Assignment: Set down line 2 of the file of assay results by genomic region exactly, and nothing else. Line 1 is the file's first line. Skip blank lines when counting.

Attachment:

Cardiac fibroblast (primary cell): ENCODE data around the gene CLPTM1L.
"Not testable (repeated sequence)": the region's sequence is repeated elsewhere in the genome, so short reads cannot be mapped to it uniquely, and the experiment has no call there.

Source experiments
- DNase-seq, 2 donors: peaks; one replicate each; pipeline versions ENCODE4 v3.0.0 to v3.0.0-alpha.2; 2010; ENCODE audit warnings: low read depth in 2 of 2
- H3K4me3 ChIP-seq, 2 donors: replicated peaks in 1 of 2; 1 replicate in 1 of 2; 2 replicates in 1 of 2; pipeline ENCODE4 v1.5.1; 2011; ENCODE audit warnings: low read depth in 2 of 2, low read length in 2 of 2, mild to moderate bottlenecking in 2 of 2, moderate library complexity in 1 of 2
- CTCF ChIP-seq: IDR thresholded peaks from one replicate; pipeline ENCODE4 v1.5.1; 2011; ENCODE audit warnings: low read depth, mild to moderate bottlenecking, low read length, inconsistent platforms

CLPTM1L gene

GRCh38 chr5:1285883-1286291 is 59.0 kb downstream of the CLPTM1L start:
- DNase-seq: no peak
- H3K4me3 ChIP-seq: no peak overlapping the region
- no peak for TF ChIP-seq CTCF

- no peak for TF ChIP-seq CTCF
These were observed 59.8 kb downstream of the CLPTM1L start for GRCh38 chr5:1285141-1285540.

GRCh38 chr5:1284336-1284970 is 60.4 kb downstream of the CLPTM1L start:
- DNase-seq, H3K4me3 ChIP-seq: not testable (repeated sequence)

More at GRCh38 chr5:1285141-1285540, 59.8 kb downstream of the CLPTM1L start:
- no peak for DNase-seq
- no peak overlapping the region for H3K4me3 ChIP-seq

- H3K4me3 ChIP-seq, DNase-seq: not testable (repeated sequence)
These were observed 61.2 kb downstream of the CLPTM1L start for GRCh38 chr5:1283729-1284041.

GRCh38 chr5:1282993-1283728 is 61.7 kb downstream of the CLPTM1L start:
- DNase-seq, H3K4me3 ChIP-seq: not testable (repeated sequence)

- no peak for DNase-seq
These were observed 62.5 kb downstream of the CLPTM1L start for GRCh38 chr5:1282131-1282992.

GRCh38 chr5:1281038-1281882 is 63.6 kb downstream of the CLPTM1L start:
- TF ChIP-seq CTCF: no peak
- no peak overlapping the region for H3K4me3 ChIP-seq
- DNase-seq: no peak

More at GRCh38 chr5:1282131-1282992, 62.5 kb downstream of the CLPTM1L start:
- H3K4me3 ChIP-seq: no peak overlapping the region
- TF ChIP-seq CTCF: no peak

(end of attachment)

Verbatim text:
"Not testable (repeated sequence)": the region's sequence is repeated elsewhere in the genome, so short reads cannot be mapped to it uniquely, and the experiment has no call there.